Gene expression profiles indicated that more genes had a twofold or greater change when the HTM cells were treated with TGF-β1 than when treated with TGF-β2 (Tables 1 2) . In the TGF-β1 group, there were 88 genes upregulated and 54 genes downregulated, whereas in the TGF-β2 group, there were 19 genes upregulated and 2 genes downregulated. Comparing the TGF-β1–treated group with the TGF-β2–treated group, there were 17 upregulated genes and the two downregulated genes that were present in both groups. The twofold change was an arbitrary level and each of the genes had to have expression changes at this level or greater in all four comparisons made. From the data we saw that certain genes such as phospholipase C, which had a greater than twofold change with TGF-β1 treatment, did not appear on the list of genes with TGF-β2. With TGF-β2, the data indicated that the phospholipase C was actually at a level of 2-fold or greater in three of the four comparisons, with the other value being 1.9-fold. Similarly, the plasminogen activator inhibitor 1 that was present on the TGF-β1 list was just under the twofold cutoff with TGF-β2. The upregulation of this gene has been shown recently in both mRNA and protein levels. 19 Although the twofold level is a convenient way to get data organized, other genes that may be up- or downregulated to a slightly lesser extent could be very significant to the functioning of these HTM cells. Several other genes that have been reported to be upregulated with TGF-β2 treatment did not make the twofold cutoff, but did show increased mRNA levels (Ohlmann A, et al. IOVS 2003;44:ARVO E-Abstract 1175; Shepard AR, et al. IOVS 2003;44:ARVO E-Abstract 3161). 20 Thrombospondin 1 was increased 2-fold; fibronectin, 1.7-fold; collagen type IV, 1.7-fold; and transglutaminase 2, 1.4-fold. However, connective tissue growth factor showed no change in our experiments. 
Up- and downregulated genes were subjected to analysis with DAVID software. 21 The results of analyses of all genes increasing twofold or more show that ∼30% of the genes in the TGF-β1–treated cells and 46% of the genes in the TGF-β2–treated cells were associated with secreted proteins and extracellular components. Genes related to physiological processes and structural components were also highly represented. Of all genes decreasing twofold or more with TGF-β1, 70% were related to physiological processes while 22% were associated with oxidoreductase activity. Using the EASE software package associated with the DAVID database, for both the TGF-β1–and -β2-treated cells, the top five categories of overrepresented genes were those related to ECM or extracellular function. The analysis also showed that of the 88 genes upregulated with TGF-β1, 10 were on the long arm of chromosome 5. The reason for the large number of genes on this particular part of chromosome 5 is unclear.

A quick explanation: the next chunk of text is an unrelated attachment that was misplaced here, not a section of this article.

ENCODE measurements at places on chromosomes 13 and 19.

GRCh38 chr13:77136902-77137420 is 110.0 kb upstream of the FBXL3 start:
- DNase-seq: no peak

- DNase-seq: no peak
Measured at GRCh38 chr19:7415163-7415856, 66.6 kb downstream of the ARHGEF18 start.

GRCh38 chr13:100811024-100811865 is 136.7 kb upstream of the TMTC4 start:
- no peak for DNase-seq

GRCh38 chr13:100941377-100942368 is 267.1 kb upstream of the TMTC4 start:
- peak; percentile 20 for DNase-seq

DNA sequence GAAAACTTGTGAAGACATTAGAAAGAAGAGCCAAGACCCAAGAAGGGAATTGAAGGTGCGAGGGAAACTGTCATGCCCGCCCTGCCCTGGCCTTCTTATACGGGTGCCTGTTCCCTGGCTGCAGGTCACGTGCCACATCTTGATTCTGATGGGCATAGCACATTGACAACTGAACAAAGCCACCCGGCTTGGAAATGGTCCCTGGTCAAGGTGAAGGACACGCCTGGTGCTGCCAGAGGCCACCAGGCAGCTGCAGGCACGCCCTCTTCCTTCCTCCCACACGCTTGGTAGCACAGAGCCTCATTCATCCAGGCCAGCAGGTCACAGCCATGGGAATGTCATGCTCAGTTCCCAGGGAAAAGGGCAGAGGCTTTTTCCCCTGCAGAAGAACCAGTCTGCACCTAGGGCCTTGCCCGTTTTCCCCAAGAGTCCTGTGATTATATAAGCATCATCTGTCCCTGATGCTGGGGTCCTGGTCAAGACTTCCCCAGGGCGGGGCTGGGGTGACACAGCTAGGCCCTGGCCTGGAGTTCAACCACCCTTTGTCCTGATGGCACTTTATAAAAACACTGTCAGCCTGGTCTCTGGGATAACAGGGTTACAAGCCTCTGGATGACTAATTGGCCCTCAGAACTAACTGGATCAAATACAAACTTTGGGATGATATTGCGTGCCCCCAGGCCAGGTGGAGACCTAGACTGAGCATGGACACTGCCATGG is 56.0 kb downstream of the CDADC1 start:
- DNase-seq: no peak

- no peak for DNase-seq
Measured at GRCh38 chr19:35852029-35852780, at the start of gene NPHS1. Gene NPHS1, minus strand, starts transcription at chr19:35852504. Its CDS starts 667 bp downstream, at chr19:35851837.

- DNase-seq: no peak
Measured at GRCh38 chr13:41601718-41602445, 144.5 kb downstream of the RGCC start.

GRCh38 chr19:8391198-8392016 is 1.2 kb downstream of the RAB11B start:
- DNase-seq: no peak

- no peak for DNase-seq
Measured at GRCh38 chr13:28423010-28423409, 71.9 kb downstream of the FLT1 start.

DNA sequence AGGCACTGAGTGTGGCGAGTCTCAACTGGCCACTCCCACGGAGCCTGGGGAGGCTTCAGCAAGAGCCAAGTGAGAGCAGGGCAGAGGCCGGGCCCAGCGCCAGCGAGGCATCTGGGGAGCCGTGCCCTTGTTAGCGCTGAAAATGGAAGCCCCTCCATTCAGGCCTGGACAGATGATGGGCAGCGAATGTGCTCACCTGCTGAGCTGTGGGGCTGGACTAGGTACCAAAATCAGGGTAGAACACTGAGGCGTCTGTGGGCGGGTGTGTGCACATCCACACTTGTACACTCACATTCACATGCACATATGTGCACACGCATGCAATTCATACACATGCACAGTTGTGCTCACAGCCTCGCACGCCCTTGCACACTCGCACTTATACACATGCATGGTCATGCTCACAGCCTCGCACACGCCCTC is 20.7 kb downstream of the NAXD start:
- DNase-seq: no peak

Nine genes were selected and the expression changes were confirmed with quantitative real-time PCR (Table 3) . These gene were chosen either because of the high change in levels of expression or their previously reported relationship with the HTM. There was a good correlation between the values obtained by the real-time PCR and the ones from the microarrays, with the possible exception of the change in aldehyde dehydrogenase gene with TGF-β1 treatment. In that case, the value obtained by the real-time assay was substantially higher than the one from the microarray. The CDT6, OSF2, and GP39 genes have been reported to have high expression profiles in HTM libraries. 22 23 The leptin receptor knockout animal has been reported to have increased intraocular pressure 24 and the decreased expression of this gene with TGF-β treatment may have some effects on the intraocular pressure. 
The upregulation of the neuregulin 1 gene suggests that there may be additional changes in other signaling pathways, such as the ErbB. According to the list of genes that were up- and downregulated, expression of at least seven members of the Wnt pathway was also altered twofold. Three enzymes, prostacyclin synthase, 3α hydroxysteroid dehydrogenase, and prostaglandin D2 synthase, were downregulated with TGF-β1 treatment, suggesting some changes in the prostaglandin pathway.